We've been chronicling the drugs of the creative underclass—from the "I love my orange pills" Adderall to benzos to psychotropics. How the hell is everybody getting through their workday? It depends on your personality. For those with wandering attention spans, Adderall usually does the trick. For anxiety-prone neurotics, Adderall feels like a hit of crack combined with a bucket of Dunkin' Donuts coffee. I've relied on Xanax for special occasions and party reporting (all that excitement sends me straight to the wall), but recently-after totally casual anecdotal investigation on this website suggested that Klonopin was the current drug of choice for the creative underclass—I procured a prescription for Klonopin. (After all, they love it at downtown fashion mag Nylon!)Kloni is better than Xanax, my friends. Why? First of all, they're both benzos, with similar molecular structure. But: Klonopin gives you less of a buzz, is much longer lasting (sometimes it seems like Xanax only lasts two or three hours), and is less habit-forming. (Those who take Xanax and Kloni regularly and don't taper off can put themselves at risk for seizures, however. R&B singer Sean Levert, who recently died in jail, wasn't allowed to take the Xanax he brought in jail. According to UPI, "prison staff allegedly took the bottle away and didn't give him his medication during the six days he was there, even though he asked for it numerous times and suffered terrifying delusions due to withdrawal from the medication.") I experimented with Klonopin recently while doing some freelance work; I found its effect smoother and less buzzy than Xanax. And that was just half a milligram! It also increased concentration: words flowed freely onto my keyboard, absent the usual wrenching procrastination which we all know comes from fear of failure. Had I taken I Xanax, I imagine I would have slept for the next nine hours instead. Which is the best for you: Adderall or benzos like Klonopin? It all comes down to your personality type. For anxiety-prone people, benzos quiet the mind, shushing the paralyzing background noise and leaving you to do your work unmolested. Of these, Klonopin gives the smoother ride. As the departed Gawker/Jezebel editor Moe so succinctly put it: "Writing on drugs is my drug."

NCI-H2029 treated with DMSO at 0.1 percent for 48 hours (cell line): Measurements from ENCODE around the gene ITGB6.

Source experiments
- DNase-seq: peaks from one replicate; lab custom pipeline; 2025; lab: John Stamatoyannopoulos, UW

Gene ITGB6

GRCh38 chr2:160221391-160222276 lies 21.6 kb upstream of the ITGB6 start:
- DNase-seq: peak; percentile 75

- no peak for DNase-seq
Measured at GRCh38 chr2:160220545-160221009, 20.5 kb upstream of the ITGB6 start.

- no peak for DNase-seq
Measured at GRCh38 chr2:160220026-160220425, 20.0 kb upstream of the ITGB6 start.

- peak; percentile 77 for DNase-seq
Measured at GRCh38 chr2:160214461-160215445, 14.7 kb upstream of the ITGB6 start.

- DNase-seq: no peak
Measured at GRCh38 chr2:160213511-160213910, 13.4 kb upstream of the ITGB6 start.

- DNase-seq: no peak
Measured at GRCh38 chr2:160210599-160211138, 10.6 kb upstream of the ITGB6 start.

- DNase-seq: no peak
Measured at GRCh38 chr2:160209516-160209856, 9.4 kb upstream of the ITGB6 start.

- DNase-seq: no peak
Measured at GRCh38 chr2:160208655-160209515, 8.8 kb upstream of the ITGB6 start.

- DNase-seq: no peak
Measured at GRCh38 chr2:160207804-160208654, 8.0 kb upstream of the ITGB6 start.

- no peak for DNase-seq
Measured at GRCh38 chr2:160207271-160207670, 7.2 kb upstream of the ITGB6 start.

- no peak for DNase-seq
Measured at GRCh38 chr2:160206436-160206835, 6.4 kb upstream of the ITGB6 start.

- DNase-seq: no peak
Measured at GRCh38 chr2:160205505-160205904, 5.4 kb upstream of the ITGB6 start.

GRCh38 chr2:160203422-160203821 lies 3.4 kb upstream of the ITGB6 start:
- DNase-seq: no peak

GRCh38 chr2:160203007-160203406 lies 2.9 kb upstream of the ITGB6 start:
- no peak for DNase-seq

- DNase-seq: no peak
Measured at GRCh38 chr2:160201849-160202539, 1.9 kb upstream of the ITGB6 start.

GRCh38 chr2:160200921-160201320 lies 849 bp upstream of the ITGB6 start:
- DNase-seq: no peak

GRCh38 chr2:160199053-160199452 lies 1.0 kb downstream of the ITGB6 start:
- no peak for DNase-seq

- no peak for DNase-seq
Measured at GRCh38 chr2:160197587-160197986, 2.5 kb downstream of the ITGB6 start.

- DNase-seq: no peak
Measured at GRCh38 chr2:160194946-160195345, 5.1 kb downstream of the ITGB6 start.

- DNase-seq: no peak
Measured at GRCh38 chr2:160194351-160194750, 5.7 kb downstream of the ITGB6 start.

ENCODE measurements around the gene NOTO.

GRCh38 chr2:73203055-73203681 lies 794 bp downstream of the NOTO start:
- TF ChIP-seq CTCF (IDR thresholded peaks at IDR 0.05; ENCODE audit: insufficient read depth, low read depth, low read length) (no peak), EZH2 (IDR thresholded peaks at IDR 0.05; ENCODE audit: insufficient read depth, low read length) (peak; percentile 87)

Poor Starbucks is barely making any money. The coffee chain's profit dropped 97% in the fourth quarter, because it's spending so much money closing down all the stores it opened earlier, when they thought every block in the world needed a Starbucks. At least they're good at giving away coffee for free! Hey, remember when Starbucks was the emergency backup job of the creative underclass, where you could make some scratch and get health care as a starving artist? Now it's aspirational. The emergency backup job is burglary. [AP]
In honor of the Friday layoffs sweeping through the media today, we bring you even more funny-sad stories of being fired. (Esquire, Wenner, O at Home, this one goes out to you.) As always, send your own anecdotes to email@example.com. Read on for sick-bed and weekend layoffs and a guy who's been laid off so many times, he's a "kiss of death" to any company.Get Well Soon! Yeah Right:
Ever have one of those days when you stalk out of work in a huff? Then, stepping outside, wonder WTF you are going to do with your day? Do you go over to Broadway and finger a tray of cashmere gloves at Club Monaco? Do you take the 6 train uptown, pop a Xanax, and watch TV? Or do you wonder which downtown bars are open and serving? Is it maybe 11 a.m. on a Tuesday? If so, you might enjoy Milano's on East Houston.If you want to drink in grave-like silence in the middle of the day, pondering the economy and your role in it, this hallway-shaped dive's for you. "Sex causes high blood pressure," an old man tells the bartender. "You know, the heart races and stuff." (Are you the only female in the bar? Are you, at this point, used to this?) You know what else causes high blood pressure? Not the failing economy! There've been reports that people are actually healthier (if not happier) during hard times. Another even older man comes in off the street, asks the bartender, "What's 2 across?" and heaves himself onto a barstool. It collapses and he falls to the floor. "The legs just snapped off," he says sheepishly. Which sort of represents the subprime market—and as someone wise once said, "nothing is so successful that you can't fuck it up." The answer to 2 across? I-R-R-A-T-I-O-N-A-L H-U-B-R-I-S. Anyway, Milano's. A pint of Brooklyn Lager? $5. The day off? Priceless. [Photo: Trig's Flickr]